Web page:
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Why bother with multilingual translation of social media?

For most companies the answer is easy – they don’t. But they could be making a big mistake. Social media is seen as an essential part of many marketing campaigns. At the same time, English is losing its dominance on Facebook and Twitter.

Multilingual translation of social media feeds is an easy way to reach a huge audience. It’s also a great way of engaging with customers in  countries where you have a website – without the expense of setting up an on on-the-ground presence.

Last week, Twitter launched its new version in Swedish, after thousands of volunteers helped produce a translation through crowdsourcing.  It’s now available in 21 languages. But this underestimates the diversity of its 300 million users, who tweet in far more languages. Fewer than half of tweets are now in English.

There are plenty of signs this trend will continue. A 2010 study on Facebook found the number of Portuguese-speaking users was growing roughly three times as fast as English speakers. And some people might be surprised to learn that Indonesia is the most Twitter-addicted nation.  This eye-catching map illustrates how it spans the world.

What does this mean for social media marketing? Most users don’t want to plough through content in a language they don’t fully understand. For businesses who are already marketing in foreign countries, translating social media feeds is a way to share news, build their brand and interact with customers.

Multilingual translation can support existing websites and marketing campaigns. It’s also a good way to increase search engine rankings of websites, since Google now takes social media links into effect.  And because few international companies do it, it’s a way to stand out from the crowd.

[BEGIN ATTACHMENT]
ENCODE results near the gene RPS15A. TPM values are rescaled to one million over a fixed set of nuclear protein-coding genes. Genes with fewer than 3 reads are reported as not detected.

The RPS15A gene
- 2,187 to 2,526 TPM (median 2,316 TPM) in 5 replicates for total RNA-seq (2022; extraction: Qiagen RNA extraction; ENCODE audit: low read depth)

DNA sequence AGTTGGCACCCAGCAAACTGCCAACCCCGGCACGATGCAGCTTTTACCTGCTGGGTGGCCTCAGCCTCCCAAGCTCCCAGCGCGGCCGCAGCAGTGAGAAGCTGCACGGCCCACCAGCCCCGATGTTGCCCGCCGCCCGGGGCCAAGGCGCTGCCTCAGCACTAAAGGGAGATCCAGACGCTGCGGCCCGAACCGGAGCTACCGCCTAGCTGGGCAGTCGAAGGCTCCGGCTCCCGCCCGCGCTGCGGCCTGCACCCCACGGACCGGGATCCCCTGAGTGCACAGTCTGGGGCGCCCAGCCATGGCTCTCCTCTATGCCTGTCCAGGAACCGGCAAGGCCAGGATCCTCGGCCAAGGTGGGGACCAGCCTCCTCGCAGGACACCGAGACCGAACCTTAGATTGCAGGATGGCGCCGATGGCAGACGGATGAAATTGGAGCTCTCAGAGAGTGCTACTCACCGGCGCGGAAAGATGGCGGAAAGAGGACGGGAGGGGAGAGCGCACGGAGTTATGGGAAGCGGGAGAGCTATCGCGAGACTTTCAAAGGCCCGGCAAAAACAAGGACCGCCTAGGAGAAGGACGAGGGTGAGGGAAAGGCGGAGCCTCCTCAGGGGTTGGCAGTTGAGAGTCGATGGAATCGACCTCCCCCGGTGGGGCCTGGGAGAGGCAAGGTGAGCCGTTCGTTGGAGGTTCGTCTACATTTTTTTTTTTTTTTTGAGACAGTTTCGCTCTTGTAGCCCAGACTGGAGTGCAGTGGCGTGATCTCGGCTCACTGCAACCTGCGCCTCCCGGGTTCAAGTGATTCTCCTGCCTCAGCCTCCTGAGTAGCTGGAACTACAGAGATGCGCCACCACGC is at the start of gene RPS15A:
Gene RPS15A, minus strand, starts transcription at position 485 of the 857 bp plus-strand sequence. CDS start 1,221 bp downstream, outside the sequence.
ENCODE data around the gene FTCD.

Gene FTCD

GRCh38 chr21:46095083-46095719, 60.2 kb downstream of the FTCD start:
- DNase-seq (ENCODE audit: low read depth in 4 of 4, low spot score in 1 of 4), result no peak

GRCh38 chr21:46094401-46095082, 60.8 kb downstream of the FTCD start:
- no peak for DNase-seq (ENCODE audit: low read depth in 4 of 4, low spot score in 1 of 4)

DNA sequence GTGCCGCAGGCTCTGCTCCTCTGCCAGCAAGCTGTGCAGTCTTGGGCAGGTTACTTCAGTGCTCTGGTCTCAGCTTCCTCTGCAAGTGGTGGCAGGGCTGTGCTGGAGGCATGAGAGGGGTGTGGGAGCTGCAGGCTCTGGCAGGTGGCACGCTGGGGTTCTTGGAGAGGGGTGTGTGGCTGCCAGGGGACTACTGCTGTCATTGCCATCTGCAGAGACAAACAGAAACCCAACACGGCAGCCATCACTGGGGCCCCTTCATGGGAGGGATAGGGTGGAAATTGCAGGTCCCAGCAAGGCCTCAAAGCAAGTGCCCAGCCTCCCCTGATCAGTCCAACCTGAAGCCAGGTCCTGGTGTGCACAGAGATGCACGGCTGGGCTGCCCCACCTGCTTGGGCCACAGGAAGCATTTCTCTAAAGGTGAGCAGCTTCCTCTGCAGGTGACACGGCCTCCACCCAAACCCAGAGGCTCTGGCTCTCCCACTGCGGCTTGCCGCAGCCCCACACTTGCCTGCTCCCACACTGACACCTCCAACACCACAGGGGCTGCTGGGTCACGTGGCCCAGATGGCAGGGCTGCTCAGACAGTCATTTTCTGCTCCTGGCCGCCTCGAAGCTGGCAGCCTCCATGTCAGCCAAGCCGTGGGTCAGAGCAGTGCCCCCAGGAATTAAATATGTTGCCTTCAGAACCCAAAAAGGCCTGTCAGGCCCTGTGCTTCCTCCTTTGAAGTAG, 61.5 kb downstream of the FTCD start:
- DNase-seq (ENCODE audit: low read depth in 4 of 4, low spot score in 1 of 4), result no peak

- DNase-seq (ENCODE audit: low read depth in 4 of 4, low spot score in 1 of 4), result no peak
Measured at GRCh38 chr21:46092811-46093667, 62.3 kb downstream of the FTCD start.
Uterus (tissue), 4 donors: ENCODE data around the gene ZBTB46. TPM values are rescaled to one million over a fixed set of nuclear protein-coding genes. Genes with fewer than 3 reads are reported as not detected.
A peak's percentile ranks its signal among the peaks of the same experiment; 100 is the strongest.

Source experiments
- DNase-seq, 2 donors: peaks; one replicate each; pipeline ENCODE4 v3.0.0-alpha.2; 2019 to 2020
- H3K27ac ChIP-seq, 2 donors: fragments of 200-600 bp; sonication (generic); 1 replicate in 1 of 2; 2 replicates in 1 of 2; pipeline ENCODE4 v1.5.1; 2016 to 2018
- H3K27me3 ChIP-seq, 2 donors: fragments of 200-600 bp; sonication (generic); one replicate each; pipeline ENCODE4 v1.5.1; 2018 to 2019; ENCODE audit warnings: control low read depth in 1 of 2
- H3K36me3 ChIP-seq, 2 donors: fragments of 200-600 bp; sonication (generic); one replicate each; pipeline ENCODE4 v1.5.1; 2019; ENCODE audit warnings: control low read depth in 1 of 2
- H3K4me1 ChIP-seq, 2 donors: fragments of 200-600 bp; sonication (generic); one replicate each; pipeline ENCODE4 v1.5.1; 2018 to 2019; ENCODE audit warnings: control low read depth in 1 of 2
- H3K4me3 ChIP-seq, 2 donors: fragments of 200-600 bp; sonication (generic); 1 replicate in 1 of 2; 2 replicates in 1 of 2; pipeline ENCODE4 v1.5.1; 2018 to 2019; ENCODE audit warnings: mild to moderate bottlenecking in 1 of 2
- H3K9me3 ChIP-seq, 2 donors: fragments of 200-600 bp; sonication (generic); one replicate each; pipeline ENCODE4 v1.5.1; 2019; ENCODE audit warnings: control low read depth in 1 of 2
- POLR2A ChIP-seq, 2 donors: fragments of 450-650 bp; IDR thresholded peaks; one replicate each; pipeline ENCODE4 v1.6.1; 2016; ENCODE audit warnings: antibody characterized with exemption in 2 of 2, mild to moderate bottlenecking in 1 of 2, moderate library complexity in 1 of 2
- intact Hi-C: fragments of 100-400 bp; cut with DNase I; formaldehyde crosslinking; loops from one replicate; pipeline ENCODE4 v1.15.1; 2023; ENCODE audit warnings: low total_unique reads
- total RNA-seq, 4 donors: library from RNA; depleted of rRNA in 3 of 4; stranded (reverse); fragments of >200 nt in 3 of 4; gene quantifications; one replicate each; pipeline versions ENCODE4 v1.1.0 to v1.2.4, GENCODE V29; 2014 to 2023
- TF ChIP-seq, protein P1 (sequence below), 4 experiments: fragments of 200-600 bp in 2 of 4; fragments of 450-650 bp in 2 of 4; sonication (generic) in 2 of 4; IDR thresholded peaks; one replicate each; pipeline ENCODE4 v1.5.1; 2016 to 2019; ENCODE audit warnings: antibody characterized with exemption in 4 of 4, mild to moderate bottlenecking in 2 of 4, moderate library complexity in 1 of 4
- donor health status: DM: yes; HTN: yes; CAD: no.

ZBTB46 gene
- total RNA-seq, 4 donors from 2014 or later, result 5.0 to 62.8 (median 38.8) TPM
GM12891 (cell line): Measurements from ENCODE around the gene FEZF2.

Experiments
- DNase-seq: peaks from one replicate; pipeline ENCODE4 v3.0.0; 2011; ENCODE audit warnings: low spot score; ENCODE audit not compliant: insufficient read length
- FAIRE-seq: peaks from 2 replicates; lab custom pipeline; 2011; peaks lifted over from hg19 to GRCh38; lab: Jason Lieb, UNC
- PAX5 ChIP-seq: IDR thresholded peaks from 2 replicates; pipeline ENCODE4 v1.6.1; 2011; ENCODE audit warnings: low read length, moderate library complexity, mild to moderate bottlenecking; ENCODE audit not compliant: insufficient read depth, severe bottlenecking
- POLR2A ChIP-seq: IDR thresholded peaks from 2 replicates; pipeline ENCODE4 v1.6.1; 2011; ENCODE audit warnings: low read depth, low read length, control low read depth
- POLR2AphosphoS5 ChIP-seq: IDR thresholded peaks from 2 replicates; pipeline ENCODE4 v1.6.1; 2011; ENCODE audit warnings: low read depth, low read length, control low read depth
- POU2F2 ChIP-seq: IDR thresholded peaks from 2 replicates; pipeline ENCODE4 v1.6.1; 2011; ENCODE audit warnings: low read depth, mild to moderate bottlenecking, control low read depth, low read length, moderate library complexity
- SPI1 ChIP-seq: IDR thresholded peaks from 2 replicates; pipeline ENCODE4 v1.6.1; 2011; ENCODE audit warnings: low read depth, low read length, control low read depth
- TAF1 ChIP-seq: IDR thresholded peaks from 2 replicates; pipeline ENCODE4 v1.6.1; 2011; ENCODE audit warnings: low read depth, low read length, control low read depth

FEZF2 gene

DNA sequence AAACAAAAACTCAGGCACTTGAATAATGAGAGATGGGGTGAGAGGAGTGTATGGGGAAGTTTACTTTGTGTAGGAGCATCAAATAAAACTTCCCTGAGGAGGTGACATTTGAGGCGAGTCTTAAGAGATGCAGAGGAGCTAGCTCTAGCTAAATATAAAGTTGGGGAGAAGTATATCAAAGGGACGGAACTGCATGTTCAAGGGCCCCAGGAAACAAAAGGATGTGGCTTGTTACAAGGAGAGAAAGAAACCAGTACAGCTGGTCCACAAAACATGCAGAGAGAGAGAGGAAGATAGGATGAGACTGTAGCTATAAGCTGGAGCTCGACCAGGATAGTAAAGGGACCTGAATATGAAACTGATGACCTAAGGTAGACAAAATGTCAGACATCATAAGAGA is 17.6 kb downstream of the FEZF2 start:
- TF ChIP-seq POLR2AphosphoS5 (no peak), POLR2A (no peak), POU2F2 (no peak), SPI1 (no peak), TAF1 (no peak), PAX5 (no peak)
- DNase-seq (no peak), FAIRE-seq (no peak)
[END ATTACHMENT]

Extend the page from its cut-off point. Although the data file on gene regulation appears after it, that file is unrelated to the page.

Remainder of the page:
Of course there are a few golden rules to follow. It’s essential to set up separate pages or feeds for each market – switching between languages on a single Twitter account will just confuse users. And localisation is also key. A native-speaking social media manager can ensure that updates are relevant and  timely, and fit in with the country’s culture.

It’s also important not to forget other social media platforms such as Mixi in Japan or Orkut in Brazil. It might seem a lot of effort, but with hundreds of millions of users within reach, it’s definitely worth it.


Christian Arno, Founder and President, Lingo24

Christian Arno is Founder and President of Lingo24. He started the company in 2001 after graduating from Oxford University with a degree in languages. He has won numerous awards including HSBC Business Thinking and International Trade Awards (2010), and TAUS Excellence Award (2012) for innovative technology. He contributes to leading industry publications and has been featured on the BBC, in the Financial Times and other media around the world.

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